Turkey Urges Armenia to Open Borders

YEREVAN (RFE/RL/Noyan Tapan)–A high-ranking Turkish official said Ankara still makes the improvement of relations with Armenia contingent on a settlement of the Nagorno-Karabakh conflict based on the inviolability of internationally-recognized frontiers. State Minister Refahiddin Sahin indicated that Turkey will open its border and establish diplomatic relations with Armenia only if the latter recognizes Azeri sovereignty over the disputed Armenian-populated region of Nagorno-Karabakh. Sahin said economic ties between Armenia and Turkey can develop only after the decade-long territorial dispute is resolved.

Turkey–which has strong ethnic and religious affinities with Azerbaijan–has supported Baku in the still unresolved conflict. Ankara closed its border with Armenia in 1993 after the armed forces of Nagorno-Karabakh Republic launched a successful offensive–leading to the occupation of large swathes of territory in Azerbaijan proper. A cease-fire agreement signed in May 1994 between the warring parties has largely held–but has not resulted in major progress in the negotiations sponsored by the Organization for Security and Cooperation in Europe.

State Minister Sahin was speaking to reporters in Yerevan after the close of a ministerial meeting of the Black Sea Economic Cooperation–a loose grouping of 11 states adjoining the Black Sea. He said–however–that the Armenia-Turkey relationship has good prospects–which will not be clouded by the advent to power in Yerevan of a new government which takes a harder line over Nagorno-Karabakh. Sahin declined to directly comment on the new Armenian government’s stated intention to pursue international recognition of the 1915 Genocide of ethnic Armenia’s in the Ottoman Turkey. "We should look at the future rather than the past," he said. He added–"We should not presuppose that a shift of power in Armenia or Turkey may have a negative impact on the prospects of cooperation."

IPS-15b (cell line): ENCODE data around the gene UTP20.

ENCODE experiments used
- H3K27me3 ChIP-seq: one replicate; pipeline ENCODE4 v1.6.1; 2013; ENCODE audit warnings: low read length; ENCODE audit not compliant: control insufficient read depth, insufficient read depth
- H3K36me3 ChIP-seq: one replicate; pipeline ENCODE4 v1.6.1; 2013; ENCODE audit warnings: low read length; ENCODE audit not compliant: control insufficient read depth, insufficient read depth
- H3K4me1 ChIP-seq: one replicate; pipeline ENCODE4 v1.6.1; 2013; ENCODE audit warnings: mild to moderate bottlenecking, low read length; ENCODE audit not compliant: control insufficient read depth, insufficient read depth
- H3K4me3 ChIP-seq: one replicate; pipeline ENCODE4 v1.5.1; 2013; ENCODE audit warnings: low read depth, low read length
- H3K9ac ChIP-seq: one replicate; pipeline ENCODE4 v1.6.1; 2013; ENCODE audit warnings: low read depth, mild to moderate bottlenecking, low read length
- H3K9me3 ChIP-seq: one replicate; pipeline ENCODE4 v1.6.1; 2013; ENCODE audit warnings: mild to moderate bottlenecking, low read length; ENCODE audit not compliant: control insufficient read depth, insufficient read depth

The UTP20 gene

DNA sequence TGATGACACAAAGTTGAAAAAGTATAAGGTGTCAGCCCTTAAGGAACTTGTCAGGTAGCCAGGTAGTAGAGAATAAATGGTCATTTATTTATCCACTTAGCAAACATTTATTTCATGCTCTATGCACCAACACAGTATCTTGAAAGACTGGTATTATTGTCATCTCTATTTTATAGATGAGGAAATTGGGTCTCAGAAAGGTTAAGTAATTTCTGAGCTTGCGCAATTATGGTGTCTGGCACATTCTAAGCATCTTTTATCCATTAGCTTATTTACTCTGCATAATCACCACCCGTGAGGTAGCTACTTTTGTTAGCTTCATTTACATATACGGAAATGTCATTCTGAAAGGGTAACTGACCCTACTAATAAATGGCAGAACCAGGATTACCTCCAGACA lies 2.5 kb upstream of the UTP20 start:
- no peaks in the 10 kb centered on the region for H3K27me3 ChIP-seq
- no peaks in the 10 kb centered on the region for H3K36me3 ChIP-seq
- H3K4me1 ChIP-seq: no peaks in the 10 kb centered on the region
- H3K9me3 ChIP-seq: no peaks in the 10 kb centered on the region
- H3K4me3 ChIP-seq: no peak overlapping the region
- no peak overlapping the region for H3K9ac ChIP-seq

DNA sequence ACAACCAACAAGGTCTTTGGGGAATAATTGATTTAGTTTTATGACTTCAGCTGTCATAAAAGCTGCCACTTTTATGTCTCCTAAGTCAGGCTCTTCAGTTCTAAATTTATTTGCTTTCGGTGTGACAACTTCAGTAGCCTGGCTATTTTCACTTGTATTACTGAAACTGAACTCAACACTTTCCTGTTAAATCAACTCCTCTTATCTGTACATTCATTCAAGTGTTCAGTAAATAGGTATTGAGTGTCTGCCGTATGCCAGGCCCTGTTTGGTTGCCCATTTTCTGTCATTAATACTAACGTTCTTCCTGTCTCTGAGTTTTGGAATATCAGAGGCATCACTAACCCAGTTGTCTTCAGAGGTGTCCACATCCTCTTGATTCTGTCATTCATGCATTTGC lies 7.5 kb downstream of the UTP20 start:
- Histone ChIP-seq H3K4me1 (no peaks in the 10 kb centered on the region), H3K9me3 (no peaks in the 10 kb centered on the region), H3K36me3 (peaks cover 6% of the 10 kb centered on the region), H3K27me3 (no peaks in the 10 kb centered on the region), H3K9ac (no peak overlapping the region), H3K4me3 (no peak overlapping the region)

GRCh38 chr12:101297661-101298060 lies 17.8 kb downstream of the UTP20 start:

Saying that Turkey "has been always warm in relation to neighboring and friendly Armenia," and in 1991 was among the first to recognize Armenia’s independence–providing humanitarian and other aid to Armenia for that period–the Turkish state minister reported that Turkey votes for opening the borders. "First of all–we should admit that we are destined to live as neighbors and friends in this region–and to form a base for our future cooperation we will try to eliminate all problems we have. I hope that Armenia’s leadership will understand this responsibility and take steps in the future."

The Turkish state minister viewed as important the meeting between Presidents Robert Kocharian of Armenia and Haidar Aliyev of Azerbaijan held in Moscow earlier this week–which–according to him–"inspires hope." He hoped that the Karabakh conflict will be settled and Armenia will build its foreign policy based on international law. "We should not forget that public opinion in Turkey also reflects an emotional sentiment toward regional events," he said.

Armenian Foreign Minister Vartan Oskanian told reporters that the meeting produced "pretty good" results with both sides now having a better idea of each other’s position on Nagorno-Karabakh. While refusing to give details–Oskanian said–"Many elemen’s in the position of the Armenian side were clarified for Azerbaijan."


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